Communication Principles for Diverse Teams
How to make space for colleagues who express themselves differently.
Ari grew up in a culture where indirect communication was a sign of respect. Tom grew up in a household where the most assertive person got what they wanted. When they were asked to work together on a project, they struggled to make headway because of constant misunderstandings.
According to Korn Ferry research, diverse and inclusive teams are 87% more likely to make better decisions than their peers. With the rise in remote work and remote hiring, more people than ever are working with colleagues spread across the country and the world. Every group has local nuances and cultural differences—and assumptions about other groups.
Because of these assumptions, a team that’s diverse by design won’t automatically be productive. “Heterogeneous groups can thrive in an inclusive environment but underperform in a noninclusive environment,” says Omer Ongun, a senior consultant at Korn Ferry.
These are our tips for effective communication on a diverse team.
Become aware of the water you swim in.
We each have a cultural history that forms unconscious biases. Look for assumptions you might be making about other people’s performance based on their communication style. “The challenge arises when our own preferences translate into biases, which translate into the way we treat others,” Ongun says. He recommends reflecting on your own diversity story and the ways your gender, race, immigrant status, native language, sexual orientation, or other elements of your lived experience intersect to form your assumptions.
Practice inclusive leadership, wherever you are on the org chart.
Inclusive leadership is a mindset, not a title. Whether you’re in an official management position or on an equal level with others on your team, you can step up and invite others to share their differences and bring their fullest selves to work. “With inclusivity, we almost always talk about leaders as superstars who will change the entire culture, but individual team members can do a lot with their peers,” Ongun says.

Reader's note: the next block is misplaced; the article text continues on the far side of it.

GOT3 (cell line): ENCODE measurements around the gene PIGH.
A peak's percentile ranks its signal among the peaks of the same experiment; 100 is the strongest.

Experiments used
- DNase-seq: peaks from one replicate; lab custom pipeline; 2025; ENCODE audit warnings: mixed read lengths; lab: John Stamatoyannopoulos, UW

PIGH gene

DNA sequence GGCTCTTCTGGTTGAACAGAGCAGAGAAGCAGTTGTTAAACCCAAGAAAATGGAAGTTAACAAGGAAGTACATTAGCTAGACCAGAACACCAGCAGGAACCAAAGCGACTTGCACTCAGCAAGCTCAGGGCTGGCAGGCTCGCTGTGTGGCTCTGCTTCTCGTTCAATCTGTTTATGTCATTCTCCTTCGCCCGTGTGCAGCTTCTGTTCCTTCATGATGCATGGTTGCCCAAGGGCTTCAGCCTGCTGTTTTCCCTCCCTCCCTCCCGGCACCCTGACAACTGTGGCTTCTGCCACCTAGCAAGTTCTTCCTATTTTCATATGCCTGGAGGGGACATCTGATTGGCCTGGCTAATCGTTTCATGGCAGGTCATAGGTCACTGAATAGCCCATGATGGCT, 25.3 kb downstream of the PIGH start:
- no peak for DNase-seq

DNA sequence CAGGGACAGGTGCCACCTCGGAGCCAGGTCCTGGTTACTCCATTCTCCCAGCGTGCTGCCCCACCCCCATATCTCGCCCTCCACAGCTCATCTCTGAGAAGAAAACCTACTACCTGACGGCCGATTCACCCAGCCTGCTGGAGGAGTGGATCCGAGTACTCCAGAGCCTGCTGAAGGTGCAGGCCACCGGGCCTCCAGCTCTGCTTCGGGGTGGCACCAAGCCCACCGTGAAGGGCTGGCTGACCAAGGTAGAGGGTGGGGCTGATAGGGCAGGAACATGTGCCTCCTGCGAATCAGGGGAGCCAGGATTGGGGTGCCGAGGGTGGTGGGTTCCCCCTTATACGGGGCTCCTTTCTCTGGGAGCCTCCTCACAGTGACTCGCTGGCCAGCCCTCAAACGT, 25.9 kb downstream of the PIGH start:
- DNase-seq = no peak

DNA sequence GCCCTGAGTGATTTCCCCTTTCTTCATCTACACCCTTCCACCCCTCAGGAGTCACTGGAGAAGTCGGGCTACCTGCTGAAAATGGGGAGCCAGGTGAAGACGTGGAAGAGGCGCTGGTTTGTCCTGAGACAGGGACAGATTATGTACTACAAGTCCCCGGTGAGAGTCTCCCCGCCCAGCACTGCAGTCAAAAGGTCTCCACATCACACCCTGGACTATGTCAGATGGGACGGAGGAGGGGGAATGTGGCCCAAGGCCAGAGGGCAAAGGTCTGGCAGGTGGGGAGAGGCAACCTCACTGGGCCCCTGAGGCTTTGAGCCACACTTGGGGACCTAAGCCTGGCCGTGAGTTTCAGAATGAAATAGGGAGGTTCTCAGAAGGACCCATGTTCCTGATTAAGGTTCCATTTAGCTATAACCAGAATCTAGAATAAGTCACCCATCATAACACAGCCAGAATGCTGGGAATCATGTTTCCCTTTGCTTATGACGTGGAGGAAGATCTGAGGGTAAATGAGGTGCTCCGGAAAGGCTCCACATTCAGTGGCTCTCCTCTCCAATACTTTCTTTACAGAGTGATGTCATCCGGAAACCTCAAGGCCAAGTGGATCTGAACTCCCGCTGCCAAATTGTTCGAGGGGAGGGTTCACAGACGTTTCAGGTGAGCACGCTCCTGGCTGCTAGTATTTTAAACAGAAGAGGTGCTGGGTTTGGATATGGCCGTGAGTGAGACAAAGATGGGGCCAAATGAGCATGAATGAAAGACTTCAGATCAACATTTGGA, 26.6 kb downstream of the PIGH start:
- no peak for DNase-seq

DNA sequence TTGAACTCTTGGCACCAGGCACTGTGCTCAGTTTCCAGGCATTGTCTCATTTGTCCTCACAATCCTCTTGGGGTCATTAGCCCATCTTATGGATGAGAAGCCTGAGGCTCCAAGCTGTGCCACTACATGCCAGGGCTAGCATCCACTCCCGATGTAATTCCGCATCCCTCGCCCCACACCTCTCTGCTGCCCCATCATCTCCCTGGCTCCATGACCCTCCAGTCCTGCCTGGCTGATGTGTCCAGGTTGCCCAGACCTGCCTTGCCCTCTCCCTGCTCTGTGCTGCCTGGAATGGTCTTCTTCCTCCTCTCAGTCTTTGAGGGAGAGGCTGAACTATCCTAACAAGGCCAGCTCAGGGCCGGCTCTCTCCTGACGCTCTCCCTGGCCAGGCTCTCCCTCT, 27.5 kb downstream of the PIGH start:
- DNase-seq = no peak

Model what inclusive collaboration looks like by reaching out to colleagues who don’t tend to speak up, and demonstrating humility, curiosity, and a willingness to learn.
Create a space where people can express their uniqueness.
“It’s in our nature to stick to our comfort zone, so inclusivity won’t happen because you hope it will,” Ongun says. Intentionally create a process by which people can share about their upbringing, tendencies under stress, conflict management style, and communication differences.
You can use virtual tools like Slack or Microsoft Teams to have small group check-ins, or start team meetings with an exercise designed to give everyone an equitable opportunity to participate. Make sure you promote comfort and safety in these situations, and offer multiple modes of communication such as speaking, typing, and even anonymous interaction.
Examine the first moment of conflict.
Conflict is bound to happen on a diverse team, and that’s okay. Conflict can even be productive when managed well. Career experts say that the first conflict that happens on a team is very important, because the way you handle it will determine whether, going forward, you accept and appreciate the individuals you’re in conflict with, or avoid and tolerate them. “No one wants to be tolerated,” Ongun says. “Tolerance happens when we ignore differences because we just want to get into action.”
Instead, slow down in the moment of conflict and reflect on what happened, how you feel, and what your triggers are. If you can manage to be vulnerable with your colleagues in that moment, you can seize the opportunity to establish trust among team members.